Friday, September 15, 2017
Gonzalez v Batres, 2015 WL 12819198 (D. New Mexico, 2015) [Mexico] [Federal & State Judicial Remedies] [Judicial Notice]
In Gonzalez v Batres, 2015 WL 12819198 (D. New Mexico, 2015) the Petitioner , citing to Article 14 of the Hague Convention and Federal Rule of Civil Procedure 44.1, asked that the Court take judicial notice of Articles 278 through 280, Articles 406 through 419, Articles 438 through 439, and Articles 441 through 443 of the Civil Code for the State of Durango, Mexico, all of which govern the Mexican legal concept of patria potestas. She also asked that the Court “take judicial notice” of her expert report, including her expert witness’s conclusions of law; and that the Court “take judicial notice” of several specific conclusions of law regarding the nature of patria potestas and the rights afforded to her by that concept.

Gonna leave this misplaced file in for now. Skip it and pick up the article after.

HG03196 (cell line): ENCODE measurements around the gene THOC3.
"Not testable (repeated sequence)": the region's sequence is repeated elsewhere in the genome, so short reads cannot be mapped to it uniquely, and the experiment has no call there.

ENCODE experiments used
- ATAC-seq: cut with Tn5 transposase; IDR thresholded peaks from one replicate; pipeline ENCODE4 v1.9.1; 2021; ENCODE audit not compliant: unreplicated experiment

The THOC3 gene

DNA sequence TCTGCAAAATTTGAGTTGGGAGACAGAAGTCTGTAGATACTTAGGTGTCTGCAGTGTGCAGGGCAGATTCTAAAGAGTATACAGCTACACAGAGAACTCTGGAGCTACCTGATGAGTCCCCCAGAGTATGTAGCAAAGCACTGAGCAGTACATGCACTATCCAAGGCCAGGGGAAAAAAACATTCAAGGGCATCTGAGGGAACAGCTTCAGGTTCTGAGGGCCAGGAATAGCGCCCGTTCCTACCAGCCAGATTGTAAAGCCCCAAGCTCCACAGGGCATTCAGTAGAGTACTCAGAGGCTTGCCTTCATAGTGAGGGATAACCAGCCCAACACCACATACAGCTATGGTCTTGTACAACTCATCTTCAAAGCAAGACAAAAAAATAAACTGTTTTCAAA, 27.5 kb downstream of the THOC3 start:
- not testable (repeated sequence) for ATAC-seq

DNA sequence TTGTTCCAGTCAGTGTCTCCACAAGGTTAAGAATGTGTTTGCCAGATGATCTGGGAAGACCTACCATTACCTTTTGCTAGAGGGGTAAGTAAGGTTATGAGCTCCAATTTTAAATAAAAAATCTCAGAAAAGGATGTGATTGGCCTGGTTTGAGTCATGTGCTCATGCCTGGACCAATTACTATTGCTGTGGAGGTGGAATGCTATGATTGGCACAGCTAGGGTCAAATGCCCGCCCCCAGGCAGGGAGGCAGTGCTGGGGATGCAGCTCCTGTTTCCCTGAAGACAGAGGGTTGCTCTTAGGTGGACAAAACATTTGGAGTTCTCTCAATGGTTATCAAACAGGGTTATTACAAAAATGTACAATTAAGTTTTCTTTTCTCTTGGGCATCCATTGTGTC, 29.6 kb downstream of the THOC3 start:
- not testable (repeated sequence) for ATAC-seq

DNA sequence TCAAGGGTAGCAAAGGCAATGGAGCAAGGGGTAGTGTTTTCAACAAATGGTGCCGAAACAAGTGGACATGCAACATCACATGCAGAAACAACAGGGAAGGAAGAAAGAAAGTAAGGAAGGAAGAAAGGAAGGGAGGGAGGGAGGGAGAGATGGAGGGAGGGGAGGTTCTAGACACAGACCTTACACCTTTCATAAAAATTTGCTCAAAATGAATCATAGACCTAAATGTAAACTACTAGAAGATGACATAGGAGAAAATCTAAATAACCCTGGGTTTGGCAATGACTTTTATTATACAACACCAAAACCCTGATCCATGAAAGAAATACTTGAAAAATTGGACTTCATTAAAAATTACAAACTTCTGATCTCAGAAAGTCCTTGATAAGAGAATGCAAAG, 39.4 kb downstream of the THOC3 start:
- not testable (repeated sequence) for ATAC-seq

The district court explained that Petitioner misunderstood the purposes of these authorities. Rule 44.1 simply allows the Court to “consider any relevant material or source, including testimony, whether or not submitted by a party or admissible under the Federal Rules of Evidence,” when determining foreign law. FED. R. CIV. P. 44.1. Rather than “imposing an obligation on the court to take „judicial notice’ of foreign law,” the Rule “provides flexible procedures for presenting and utilizing material on issues of foreign law.” Likewise, Article 14 simply allows the Court to “take notice directly of the law of, and of judicial or administrative decisions ... in the State of the habitual residence of the child.” Hague Convention on the Civil Aspects of International Child Abduction, art. 14, Oct. 25, 1980, T.I.A.S. No. 11,670, 1343 U.N.T.S. 89. Both authorities allow the Court to consider foreign legal codes and judicial or administrative decisions, as well as expert testimony, in making determinations of foreign law. However, neither authority provides any basis for simply adopting a party’s conclusions regarding foreign law as the Court’s own. It therefore, granted the motion only insofar as Petitioner sought to have the Court (1) take judicial notice of the portions of the Durango Civil Code that she provided to the Court, pursuant to Article 14 of the Hague Convention; and (2) consider the submitted portions of the Durango Civil Code and the testimony and report of Petitioner’s expert witness, pursuant to Rule 44.1, in reaching any relevant determinations of Mexican law.